Why I Love Fitbit

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Wall Street hates it, and so do short-sellers, but I love Fitbit (NYSE: FIT) stock at current levels.

At just over $6 a share, not only is the stock cheap compared to its historical levels -- the 52-week range has bounced between $4.90 and $17.18 as of this writing -- but it's also trading with a huge anchor. According to Yahoo! Finance, over 26% of the Fitbit shares available to trade (i.e., the "float") are sold short. Bearish investors are overwhelmingly betting against the stock.  Here are three reasons I think they're wrong.

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Fitbit has a ridiculously solid balance sheet

Almost half of Fitbit's $1.38 billion in market value is denominated in cash on the balance sheet: $675.8 million as of the latest quarter, according to S&P Global Market Intelligence.  That's more than enough to account for the company's current cash burn, which is on track to be no more than $80 million during the year to account for investments necessary to turn the business around and restore growth.

Chief Financial Officer William Zerella offered this in comments prepared for the second-quarter earnings call, which were transcribed and provided by S&P Global Market Intelligence:

The point? So long as there's cash, there's hope, and Fitbit won't be idle.

Everyone already knows how bad it will be

Short-sellers are betting the Fitbit story can still get worse, but I don't see how. Just look at the Q2 results and full-year outlook:

  • Overall revenue declined 39.8% while U.S. revenue declined 55%. American shoppers accounted for 71% of Fitbit's business in 2016. 
  • Net income swung to a $58.2 million loss from a $6.3 million profit in last year's Q2 as the company burned through $46 million in cash to fund operations.
  • For 2017, revenue is expected to come in between $1.55 and $1.7 billion versus $2.17 billion for all of last year. 

With those sorts of results, you'd expect the stock to take a beating, and it has, down 62% over the trailing 12 months. Yet here's the thing: Despite all of this bad news, the underlying business is actually improving. Operating expenses fell in Q2. Gross margin and average selling prices rose. Presuming this operational belt-tightening continues to have an effect while Fitbit uses cash on hand to fund its entry into the smartwatch category later this year, I find it likely that one or more suitors will come calling with a fat offer to acquire the company's cash and assets at a fair premium. Even rumors of a buyout could frighten short-sellers and send the stock careening back toward its 52-week high.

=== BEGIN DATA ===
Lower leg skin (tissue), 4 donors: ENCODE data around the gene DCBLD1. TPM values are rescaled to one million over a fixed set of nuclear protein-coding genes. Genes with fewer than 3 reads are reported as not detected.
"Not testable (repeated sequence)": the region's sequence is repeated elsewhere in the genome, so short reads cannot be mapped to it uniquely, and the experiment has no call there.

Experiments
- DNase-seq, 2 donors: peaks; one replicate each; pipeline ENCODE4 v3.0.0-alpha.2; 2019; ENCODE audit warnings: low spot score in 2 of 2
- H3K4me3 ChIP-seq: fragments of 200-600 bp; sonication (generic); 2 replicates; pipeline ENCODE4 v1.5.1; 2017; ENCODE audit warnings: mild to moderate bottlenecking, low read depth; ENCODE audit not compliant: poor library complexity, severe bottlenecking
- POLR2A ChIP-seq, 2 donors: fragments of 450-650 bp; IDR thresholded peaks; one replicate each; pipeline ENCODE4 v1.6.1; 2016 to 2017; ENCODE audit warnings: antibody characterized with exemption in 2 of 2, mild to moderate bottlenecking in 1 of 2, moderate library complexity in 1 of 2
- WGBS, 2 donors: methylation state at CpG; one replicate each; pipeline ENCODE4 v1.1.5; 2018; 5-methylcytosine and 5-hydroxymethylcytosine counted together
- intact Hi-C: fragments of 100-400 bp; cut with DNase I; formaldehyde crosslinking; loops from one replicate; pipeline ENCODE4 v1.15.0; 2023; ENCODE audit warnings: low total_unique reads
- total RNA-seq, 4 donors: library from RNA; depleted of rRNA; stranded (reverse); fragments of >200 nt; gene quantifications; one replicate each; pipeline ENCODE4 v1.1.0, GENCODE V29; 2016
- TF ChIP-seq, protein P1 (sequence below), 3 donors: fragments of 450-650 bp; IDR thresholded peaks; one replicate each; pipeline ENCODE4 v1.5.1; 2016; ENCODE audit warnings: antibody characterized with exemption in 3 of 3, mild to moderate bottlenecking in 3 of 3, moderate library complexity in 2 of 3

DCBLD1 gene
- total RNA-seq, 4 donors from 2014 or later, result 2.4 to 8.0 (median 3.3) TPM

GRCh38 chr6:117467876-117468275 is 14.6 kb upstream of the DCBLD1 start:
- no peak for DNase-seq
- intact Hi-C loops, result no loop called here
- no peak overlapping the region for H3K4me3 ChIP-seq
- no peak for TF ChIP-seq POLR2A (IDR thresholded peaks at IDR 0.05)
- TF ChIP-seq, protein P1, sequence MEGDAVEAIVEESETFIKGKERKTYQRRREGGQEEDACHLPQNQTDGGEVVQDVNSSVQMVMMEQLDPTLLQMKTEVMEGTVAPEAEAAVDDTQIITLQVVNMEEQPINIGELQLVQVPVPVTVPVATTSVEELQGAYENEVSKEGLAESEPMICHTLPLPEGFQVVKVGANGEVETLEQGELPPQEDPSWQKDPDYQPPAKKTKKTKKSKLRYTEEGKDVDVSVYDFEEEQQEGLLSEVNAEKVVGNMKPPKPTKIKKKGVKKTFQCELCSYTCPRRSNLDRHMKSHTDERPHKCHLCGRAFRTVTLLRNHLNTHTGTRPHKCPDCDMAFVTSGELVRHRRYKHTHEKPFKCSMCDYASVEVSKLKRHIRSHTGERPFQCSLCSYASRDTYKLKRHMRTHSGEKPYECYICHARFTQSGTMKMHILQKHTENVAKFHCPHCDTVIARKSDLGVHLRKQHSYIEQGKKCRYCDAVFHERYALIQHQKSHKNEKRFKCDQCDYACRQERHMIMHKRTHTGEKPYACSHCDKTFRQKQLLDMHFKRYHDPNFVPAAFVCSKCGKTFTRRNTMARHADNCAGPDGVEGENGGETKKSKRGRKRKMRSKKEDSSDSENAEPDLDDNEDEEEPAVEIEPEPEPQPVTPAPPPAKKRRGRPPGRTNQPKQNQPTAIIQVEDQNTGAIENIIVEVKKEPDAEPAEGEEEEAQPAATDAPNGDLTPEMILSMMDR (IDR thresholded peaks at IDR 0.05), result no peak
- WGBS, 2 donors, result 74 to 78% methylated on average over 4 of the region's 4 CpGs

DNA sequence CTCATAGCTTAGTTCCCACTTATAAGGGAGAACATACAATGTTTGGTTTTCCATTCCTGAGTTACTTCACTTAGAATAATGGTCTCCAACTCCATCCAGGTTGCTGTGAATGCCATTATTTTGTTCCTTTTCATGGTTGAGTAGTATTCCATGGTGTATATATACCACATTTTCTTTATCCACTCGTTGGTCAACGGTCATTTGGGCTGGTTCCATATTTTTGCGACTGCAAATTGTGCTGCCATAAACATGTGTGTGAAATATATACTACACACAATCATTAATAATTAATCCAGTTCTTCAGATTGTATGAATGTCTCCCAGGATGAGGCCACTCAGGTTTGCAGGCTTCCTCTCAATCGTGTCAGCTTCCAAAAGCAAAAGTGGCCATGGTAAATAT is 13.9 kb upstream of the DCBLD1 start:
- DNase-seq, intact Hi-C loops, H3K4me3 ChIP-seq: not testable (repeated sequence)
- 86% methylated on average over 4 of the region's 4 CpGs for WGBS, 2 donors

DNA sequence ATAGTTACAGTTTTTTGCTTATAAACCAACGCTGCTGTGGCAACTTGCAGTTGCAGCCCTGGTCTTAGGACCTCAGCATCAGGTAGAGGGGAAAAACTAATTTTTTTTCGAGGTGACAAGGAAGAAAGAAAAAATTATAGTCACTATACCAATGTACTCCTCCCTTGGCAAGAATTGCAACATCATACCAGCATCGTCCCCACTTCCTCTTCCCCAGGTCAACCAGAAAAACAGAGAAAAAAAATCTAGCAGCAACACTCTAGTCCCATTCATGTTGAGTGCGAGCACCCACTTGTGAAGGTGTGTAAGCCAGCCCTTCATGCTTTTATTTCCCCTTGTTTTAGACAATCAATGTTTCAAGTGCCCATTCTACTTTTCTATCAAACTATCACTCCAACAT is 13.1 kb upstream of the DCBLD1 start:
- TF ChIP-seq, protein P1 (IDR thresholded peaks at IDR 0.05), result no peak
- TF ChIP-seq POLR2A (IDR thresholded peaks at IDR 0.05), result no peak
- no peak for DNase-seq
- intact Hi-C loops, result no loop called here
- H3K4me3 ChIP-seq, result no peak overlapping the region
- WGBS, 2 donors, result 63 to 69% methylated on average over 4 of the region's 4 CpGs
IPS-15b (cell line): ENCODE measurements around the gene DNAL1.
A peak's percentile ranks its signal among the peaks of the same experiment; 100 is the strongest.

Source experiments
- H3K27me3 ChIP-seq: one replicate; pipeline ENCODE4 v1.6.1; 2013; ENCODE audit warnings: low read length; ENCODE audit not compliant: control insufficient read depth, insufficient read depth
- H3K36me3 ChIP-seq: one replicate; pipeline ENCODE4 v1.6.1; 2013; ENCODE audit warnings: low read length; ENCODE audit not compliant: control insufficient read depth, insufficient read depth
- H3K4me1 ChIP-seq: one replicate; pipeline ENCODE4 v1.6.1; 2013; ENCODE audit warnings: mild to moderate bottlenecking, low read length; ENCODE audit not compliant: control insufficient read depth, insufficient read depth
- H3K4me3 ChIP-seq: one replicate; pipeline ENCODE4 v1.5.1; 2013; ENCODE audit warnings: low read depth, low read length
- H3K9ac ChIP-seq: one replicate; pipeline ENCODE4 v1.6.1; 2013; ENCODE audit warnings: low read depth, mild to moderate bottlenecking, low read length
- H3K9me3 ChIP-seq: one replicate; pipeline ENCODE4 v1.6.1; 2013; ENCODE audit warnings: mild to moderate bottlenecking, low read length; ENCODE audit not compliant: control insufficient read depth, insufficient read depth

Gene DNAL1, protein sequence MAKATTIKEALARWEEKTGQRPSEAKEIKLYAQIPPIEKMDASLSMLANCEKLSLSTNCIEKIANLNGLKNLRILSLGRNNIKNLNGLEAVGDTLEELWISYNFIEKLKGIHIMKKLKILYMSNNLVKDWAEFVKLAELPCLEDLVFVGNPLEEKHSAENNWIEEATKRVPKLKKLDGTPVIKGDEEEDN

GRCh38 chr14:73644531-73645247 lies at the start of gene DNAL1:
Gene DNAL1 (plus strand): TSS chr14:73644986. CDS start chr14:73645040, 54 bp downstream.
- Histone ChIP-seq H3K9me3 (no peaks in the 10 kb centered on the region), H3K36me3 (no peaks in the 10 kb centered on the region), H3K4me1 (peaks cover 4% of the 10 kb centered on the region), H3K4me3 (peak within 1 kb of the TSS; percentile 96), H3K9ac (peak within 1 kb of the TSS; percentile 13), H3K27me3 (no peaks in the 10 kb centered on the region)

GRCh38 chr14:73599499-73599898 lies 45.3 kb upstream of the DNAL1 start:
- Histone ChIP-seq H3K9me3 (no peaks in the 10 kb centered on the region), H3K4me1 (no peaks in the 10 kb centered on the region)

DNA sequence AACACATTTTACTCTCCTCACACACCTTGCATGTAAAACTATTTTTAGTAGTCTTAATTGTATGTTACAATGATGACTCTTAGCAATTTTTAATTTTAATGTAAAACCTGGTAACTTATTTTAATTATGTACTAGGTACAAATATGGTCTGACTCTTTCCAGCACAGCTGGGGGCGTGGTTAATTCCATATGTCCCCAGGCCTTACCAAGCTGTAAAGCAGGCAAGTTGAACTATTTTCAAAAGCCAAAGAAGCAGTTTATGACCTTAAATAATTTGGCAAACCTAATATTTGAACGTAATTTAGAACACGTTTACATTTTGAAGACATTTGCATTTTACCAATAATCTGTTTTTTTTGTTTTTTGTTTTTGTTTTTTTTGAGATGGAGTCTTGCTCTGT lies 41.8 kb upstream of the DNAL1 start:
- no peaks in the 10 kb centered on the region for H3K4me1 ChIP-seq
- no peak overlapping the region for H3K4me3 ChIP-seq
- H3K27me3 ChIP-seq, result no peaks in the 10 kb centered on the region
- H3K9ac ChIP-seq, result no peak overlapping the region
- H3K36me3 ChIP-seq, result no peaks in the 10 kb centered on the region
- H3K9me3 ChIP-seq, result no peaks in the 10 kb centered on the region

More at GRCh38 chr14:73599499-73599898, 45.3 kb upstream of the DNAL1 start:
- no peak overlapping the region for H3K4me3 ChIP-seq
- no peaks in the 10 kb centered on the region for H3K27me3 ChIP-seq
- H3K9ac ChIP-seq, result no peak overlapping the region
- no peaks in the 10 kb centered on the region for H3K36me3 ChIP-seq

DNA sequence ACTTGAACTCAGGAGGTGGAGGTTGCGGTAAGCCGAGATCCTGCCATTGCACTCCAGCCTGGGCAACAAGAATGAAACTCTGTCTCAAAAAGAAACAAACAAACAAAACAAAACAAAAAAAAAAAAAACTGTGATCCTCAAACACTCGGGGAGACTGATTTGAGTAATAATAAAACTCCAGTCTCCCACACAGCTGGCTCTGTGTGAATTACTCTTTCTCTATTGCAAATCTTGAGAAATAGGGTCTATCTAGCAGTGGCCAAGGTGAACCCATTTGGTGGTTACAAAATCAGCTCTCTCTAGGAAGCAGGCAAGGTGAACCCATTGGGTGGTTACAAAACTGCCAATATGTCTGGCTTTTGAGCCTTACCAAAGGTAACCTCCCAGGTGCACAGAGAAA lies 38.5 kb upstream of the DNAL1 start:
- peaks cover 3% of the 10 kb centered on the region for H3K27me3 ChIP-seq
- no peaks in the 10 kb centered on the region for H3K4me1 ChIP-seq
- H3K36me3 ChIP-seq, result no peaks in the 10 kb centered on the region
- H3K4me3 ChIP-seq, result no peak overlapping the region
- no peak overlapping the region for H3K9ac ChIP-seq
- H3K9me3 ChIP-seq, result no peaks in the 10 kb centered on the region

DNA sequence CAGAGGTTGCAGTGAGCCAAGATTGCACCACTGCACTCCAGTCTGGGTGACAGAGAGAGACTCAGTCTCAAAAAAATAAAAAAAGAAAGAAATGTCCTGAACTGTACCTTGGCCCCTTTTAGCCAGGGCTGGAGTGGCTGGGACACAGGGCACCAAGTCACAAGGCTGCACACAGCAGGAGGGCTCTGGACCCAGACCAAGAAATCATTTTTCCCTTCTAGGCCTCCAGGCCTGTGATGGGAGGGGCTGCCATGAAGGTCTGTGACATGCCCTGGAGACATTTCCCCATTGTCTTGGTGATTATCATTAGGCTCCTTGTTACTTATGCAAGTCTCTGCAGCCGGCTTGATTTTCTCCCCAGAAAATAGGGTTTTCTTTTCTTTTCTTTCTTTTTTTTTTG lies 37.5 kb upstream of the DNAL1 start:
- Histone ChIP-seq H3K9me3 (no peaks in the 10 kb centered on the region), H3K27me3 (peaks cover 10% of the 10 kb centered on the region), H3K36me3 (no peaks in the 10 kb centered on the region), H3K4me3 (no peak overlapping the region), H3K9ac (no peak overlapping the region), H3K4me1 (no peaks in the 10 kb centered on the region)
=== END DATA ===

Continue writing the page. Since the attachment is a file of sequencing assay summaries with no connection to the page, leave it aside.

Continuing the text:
The company's core market is still growing

To be fair, Fitbit may as well be betting the company on its smartwatch, and that may not work out given intense competition from the likes of Samsung and Apple (NASDAQ: AAPL), which led the wearables market in the first quarter with 3.6 million Apple watches shipped, a 64% year-over-year increase and good enough for a 14.6% share of the overall market, IDC reports.

And yet even the market leader, China's Xiaomi, had just 14.7% of the market. With no one company dominating and IDC pegging the overall market for wearables in its "first phase" of development and growing at 18%, isn't now the time for Fitbit to be developing a smartwatch that improves on what's already available? Park thinks so, and I agree with him.

"The launch of our smartwatch is on track. And it will be available for the holiday season. We believe it is a well-positioned product to tackle and gain share in this $10 billion-plus addressable market," he said in the Q2 earnings call. "And we have a firm vision for the future. Devices are a means to an end. Leveraging our brand, community and data, Fitbit is in the business of driving positive health outcomes."

So yes, Fitbit is struggling right now. The stock could continue to take a beating through 2017, and even into 2018. But the current price assumes so much pain the company need show only a modicum of progress before short-sellers cover their bets, sending the stock soaring again. And that day could come sooner than you think. Says Ramon Llamas, research manager for IDC's Wearables team, in the report:

And reward today's investors in the process.

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Tim Beyers owns shares of Apple. The Motley Fool owns shares of and recommends Apple and Fitbit. The Motley Fool has a disclosure policy.